Role of macrophages in Guillain-Barré syndrome: contributes with the outcome

American Journal of BioMedicine  Volume 2, Issue 8, pages 887-898, August 2014

Robert G. Andrews; Yixin Lin; Limin Lee; Lisa H. Athey; Wei Wang; Xiaobo Chen


Guillain-Barré syndrome (GBS) occurs throughout the world with a median annual incidence of 1.3 cases per population of 100 000, with men being more frequently affected than women. GBS is currently divided into the two major subtypes: acute inflammatory demyelinating polyneuropathy (AIDP) and acute motor axonal neuropathy (AMAN) and clinically is defined as an acute peripheral neuropathy causing limb weakness that progresses over a time period of days or, at the most, up to 4 weeks. Campylobacter jejuni, cytomegalovirus, Epstein-Barr virus and Mycoplasma pneumonia are commonly identified antecedent pathogens. Strong evidence now exists that axonal subtypes of Guillain-Barré syndrome is caused by antibodies to gangliosides on the axolemma that target macrophages to invade the axon at the node of Ranvier, further, macrophages infiltrate peripheral nerves and may contribute to neural damage in the GBS. This review highlights relevant recent publications, particularly on the outcome of macrophages in Guillain-Barré syndrome.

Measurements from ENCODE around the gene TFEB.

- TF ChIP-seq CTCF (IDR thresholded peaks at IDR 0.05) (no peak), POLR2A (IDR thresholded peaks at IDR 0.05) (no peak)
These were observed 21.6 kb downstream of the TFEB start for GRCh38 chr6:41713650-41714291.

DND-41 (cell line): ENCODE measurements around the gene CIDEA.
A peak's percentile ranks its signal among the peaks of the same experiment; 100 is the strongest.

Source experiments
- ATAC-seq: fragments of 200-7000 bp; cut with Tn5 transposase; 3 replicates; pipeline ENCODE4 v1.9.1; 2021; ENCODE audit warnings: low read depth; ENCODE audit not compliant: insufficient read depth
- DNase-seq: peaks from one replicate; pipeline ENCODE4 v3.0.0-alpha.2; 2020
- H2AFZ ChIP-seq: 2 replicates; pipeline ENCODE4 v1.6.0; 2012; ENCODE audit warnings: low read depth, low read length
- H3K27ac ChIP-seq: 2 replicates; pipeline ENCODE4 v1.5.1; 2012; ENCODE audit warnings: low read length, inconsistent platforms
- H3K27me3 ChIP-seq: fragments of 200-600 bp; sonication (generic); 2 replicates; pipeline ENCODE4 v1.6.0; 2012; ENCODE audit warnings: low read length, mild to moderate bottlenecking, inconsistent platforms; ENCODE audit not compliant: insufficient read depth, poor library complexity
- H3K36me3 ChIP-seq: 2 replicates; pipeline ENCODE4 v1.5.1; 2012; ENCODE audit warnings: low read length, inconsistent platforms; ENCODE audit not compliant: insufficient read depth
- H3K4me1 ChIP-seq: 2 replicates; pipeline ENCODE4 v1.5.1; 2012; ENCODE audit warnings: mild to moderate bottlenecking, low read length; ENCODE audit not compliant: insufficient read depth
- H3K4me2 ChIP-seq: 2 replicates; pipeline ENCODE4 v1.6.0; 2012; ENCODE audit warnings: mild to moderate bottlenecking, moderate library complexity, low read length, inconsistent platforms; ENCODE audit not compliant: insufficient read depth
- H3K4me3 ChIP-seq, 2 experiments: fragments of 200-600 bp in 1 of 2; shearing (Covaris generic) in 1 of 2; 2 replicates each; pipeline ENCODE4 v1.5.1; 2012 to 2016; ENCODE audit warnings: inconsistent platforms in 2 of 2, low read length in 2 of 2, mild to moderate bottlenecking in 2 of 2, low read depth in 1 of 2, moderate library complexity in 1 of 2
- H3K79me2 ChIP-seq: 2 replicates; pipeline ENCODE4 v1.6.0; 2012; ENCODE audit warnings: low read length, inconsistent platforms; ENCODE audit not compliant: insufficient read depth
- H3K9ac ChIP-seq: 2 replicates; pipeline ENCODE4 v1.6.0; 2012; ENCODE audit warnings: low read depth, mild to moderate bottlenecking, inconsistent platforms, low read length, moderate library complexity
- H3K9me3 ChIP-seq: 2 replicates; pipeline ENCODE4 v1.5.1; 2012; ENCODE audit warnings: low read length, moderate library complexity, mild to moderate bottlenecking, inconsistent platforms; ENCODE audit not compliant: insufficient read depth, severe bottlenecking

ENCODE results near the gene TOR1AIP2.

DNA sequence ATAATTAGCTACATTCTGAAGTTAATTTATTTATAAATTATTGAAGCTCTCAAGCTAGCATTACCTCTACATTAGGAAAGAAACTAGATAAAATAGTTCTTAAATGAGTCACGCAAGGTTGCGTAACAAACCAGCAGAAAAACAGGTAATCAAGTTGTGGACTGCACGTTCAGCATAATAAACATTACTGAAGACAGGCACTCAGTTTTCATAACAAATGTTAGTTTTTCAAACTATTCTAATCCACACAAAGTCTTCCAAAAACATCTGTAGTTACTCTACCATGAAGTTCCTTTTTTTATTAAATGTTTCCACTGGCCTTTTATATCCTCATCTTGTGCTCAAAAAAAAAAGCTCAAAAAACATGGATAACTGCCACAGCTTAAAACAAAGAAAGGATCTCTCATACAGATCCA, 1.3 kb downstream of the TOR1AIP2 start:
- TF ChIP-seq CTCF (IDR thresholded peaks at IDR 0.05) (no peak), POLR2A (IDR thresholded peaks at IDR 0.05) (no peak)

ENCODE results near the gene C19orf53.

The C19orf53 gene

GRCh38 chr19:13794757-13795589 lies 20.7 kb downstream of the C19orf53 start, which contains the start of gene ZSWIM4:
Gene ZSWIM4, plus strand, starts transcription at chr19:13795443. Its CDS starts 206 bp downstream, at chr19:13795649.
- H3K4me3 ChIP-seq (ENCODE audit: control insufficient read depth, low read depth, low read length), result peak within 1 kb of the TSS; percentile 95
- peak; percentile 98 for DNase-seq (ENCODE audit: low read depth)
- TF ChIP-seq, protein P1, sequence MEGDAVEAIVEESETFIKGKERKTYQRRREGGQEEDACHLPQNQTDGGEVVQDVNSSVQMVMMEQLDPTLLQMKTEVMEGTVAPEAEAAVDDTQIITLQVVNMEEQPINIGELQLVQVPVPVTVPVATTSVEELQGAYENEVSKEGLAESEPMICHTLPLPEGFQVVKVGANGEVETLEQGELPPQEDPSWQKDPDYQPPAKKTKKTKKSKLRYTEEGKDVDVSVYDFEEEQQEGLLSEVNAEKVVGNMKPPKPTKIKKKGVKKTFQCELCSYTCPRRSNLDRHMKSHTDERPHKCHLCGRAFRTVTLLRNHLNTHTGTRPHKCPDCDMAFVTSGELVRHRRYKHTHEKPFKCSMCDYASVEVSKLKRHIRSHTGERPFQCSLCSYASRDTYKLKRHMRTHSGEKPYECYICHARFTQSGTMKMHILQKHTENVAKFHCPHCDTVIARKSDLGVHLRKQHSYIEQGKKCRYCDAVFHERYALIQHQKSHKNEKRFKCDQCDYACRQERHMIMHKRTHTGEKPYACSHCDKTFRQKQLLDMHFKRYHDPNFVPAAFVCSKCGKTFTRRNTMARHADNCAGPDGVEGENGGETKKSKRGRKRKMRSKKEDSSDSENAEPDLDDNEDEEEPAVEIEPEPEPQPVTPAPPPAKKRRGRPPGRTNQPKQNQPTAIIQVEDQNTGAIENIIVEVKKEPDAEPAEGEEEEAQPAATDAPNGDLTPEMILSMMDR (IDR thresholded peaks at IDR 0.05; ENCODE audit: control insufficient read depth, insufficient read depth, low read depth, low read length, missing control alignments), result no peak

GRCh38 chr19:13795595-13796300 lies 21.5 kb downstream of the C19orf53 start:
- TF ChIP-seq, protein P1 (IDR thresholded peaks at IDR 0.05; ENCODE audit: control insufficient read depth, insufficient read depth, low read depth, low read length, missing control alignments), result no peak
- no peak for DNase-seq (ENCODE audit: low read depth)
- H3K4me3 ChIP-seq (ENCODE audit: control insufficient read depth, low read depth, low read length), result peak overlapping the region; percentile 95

Kewords: Guillain-Barré syndrome; macrophages; Acute motor axonal neuropathy; Campylobacter jejuni

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